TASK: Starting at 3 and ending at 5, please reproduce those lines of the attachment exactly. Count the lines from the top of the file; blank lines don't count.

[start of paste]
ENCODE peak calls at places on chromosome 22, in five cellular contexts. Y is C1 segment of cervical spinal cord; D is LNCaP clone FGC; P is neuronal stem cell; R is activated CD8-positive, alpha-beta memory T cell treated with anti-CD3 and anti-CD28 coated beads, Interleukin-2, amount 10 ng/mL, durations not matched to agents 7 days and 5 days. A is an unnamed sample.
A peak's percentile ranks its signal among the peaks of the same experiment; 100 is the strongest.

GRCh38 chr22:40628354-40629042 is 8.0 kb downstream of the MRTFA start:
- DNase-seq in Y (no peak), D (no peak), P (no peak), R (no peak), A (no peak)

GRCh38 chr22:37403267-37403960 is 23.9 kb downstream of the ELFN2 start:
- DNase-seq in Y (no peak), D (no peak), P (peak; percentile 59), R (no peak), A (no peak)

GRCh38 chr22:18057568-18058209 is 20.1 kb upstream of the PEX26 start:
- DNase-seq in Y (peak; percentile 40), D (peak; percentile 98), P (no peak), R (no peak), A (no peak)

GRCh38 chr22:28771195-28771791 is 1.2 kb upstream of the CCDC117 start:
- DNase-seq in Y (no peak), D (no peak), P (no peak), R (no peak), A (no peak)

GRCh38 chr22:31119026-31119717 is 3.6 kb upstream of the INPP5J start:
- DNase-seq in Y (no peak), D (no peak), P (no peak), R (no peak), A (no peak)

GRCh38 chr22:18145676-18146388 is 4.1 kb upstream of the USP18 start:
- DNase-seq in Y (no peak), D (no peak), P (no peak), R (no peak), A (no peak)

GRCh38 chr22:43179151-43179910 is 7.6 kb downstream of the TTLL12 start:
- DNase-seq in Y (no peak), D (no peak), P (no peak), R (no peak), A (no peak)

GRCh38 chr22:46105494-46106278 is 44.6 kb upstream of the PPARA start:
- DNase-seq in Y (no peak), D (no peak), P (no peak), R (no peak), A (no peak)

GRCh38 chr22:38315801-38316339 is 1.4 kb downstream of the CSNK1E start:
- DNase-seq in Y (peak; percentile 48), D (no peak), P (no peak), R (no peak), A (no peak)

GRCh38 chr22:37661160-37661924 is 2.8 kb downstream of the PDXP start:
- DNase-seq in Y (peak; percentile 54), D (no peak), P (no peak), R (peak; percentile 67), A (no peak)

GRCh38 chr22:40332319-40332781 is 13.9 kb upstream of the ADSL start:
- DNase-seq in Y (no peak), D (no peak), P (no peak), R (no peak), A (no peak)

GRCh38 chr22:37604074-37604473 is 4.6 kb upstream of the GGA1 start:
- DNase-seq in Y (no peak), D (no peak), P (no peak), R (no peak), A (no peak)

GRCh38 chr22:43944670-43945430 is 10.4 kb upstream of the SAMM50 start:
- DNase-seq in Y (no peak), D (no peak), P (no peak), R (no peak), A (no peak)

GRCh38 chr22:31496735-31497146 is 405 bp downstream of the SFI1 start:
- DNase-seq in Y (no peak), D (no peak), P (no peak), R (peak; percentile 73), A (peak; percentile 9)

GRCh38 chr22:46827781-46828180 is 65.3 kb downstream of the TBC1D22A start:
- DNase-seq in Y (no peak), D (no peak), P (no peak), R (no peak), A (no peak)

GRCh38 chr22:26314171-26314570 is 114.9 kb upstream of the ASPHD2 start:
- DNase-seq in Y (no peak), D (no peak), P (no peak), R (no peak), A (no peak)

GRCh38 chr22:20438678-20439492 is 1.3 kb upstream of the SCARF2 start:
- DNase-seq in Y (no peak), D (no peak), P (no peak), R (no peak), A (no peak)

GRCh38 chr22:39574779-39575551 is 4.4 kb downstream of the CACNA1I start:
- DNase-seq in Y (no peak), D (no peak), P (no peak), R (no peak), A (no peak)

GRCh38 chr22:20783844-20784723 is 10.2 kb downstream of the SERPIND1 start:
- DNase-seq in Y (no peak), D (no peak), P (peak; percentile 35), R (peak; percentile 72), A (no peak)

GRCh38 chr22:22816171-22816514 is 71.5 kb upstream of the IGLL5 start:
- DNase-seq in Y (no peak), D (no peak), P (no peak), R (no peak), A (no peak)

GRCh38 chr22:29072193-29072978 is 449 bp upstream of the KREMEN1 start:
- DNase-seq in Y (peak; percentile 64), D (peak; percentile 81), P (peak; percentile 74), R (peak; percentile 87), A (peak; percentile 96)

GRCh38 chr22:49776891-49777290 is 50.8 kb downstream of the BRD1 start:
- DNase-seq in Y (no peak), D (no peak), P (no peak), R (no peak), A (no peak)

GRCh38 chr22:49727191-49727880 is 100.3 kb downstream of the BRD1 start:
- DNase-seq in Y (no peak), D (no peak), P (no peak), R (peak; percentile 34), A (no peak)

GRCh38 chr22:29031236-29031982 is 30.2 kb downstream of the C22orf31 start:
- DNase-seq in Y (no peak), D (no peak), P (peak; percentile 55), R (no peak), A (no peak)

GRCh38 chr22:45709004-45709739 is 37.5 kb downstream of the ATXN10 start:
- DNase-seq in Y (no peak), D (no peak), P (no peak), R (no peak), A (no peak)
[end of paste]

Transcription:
GRCh38 chr22:40628354-40629042 is 8.0 kb downstream of the MRTFA start:
- DNase-seq in Y (no peak), D (no peak), P (no peak), R (no peak), A (no peak)

GRCh38 chr22:37403267-37403960 is 23.9 kb downstream of the ELFN2 start: